Born in Arensburg, Estonia, he studied engineering at Darmstadt
then joined his brother in Glasgow in 1912.
He continued his studies at Glasgow Royal Technical College,
1912-14, and, whilst working as a draughtsman at John Brown's
shipyard, he attended evening classes at GSA
He exhibited sculpture at the RGIFA
in 1917, became President
of the Society of Sculptors and Painters, Glasgow, 1920, and
established himself as a professional sculptor in 1923.
A protégé of architect John Keppie, and influenced by Rodin
, he executed many portrait busts in bronze, including one of
Keppie (1923), and the portrait medallion
to playwright O H Mavor
( James Bridie
) in the Citizen's Theatre, Glasgow (1956).
Representing some of his many commissions for architectural
The figures of Painting and Sculpture on the
Mercat Building, Glasgow Cross (1928-9); the sculpture on the
Bank of Scotland, 235 Sauchiehall Street (1929-31) and on the
Stenhouse Building, 145 St Vincent Street (1931-2), which has
since had a large relief of a winged lion (identical to those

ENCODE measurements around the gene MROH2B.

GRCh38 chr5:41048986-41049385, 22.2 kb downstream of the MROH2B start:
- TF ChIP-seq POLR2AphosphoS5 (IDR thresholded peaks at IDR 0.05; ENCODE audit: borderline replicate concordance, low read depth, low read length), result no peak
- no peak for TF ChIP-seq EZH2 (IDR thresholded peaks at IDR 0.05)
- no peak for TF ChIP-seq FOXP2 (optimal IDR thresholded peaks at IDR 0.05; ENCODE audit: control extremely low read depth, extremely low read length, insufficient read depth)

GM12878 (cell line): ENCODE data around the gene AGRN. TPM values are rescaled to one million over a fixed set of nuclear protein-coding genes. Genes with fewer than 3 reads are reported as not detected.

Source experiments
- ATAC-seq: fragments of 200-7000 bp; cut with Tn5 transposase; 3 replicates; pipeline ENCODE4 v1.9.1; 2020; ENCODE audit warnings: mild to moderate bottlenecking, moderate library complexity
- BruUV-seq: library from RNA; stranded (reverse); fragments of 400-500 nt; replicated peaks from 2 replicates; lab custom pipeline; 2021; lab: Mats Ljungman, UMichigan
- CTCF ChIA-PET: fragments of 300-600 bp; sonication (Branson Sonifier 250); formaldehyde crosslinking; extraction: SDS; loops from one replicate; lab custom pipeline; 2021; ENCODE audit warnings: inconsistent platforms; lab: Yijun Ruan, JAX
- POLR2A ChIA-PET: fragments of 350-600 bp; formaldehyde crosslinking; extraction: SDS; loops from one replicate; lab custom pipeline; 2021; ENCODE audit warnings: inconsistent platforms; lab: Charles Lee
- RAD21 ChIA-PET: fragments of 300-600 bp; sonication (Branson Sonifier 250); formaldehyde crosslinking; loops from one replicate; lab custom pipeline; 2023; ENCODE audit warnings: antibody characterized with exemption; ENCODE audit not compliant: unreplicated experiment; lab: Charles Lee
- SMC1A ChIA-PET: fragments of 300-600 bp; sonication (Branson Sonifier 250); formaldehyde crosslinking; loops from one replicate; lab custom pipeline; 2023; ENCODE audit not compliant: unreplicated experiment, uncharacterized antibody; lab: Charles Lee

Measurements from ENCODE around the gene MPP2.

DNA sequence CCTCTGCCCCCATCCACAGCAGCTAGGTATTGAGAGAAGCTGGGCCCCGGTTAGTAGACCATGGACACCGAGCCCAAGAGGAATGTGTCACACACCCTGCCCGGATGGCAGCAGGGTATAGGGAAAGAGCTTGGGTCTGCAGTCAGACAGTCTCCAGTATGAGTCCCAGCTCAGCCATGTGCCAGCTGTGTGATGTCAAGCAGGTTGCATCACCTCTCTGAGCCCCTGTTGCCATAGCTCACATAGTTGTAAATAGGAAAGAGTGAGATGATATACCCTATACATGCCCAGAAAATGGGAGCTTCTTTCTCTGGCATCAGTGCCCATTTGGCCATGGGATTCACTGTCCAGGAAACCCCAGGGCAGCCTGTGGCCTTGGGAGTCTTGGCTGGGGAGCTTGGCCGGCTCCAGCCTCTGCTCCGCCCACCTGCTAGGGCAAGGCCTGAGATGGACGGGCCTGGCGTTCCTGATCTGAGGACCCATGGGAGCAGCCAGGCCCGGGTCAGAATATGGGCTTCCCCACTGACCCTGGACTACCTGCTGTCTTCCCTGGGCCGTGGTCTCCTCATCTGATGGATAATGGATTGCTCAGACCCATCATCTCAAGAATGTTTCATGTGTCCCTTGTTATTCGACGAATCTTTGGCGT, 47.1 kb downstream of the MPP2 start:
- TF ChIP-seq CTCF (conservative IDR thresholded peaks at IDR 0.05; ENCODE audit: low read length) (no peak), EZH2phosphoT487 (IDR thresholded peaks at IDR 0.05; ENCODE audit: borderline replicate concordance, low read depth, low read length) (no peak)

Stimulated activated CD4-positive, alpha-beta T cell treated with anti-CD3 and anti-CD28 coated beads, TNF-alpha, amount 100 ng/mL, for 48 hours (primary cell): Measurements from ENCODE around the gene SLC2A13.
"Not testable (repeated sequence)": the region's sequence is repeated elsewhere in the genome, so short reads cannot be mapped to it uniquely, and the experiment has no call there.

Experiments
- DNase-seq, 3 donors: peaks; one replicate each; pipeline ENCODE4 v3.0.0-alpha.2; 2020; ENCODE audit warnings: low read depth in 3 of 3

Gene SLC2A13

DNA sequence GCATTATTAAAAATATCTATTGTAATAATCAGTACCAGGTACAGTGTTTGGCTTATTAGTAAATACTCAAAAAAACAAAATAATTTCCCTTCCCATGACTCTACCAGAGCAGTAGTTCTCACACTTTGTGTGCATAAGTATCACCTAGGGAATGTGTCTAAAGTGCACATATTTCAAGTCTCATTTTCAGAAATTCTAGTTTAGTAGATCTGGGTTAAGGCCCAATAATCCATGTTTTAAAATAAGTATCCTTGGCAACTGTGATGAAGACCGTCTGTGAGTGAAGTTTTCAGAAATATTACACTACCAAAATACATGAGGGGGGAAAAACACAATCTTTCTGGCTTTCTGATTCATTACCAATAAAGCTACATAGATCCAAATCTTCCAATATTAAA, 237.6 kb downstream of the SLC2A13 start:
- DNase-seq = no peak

on the gateposts) removed from above its doorway.
His ideal, public and ecclesiastical work includes:
The Partick Camera Club Trophy (1925); the Keir Hardie
Monument, Old Cumnock (1939); Ex Terra, Glenrothes (1965);
The Psalmist, in the T J Honeyman Memorial Garden, Kelvingrove
Park (1972); and a number of Stations of the Cross for churches
by Jack Coia.
as Head of Ceramics at GSA
, 1933, RSA
, 1937, he exhibited work throughout Britain
and internationally, and was appointed Her Majesty's Sculptor in Ordinary
for Scotland, 1963.
His other honours include an Hon. LL. D. from the University of Strathclyde
(formerly the Glasgow Royal Technical College) in 1969, and was accorded the Freedom
of the City of Glasgow in 1981.
Publishing his autobiography Bronze in my Blood The Memoirs of Benno
Schotz in 1981, he was the only Glasgow sculptor of note to do so.
His Moses the Sculptor (1949) was exhibited at the Glasgow
Garden Festival in 1988, as a posthumous tribute to him.
- Honeyman & Keppie Job Books 1920-28;
[Obit], 12 October, 1984
- Glasgow Scrapbook [O H Mavor], no. 28, p. 67;
- West End News and Partick Advertiser, 16 November, 1973,
- [ibid], 29 March, 1974,
- [ibid], 12 July, 1974;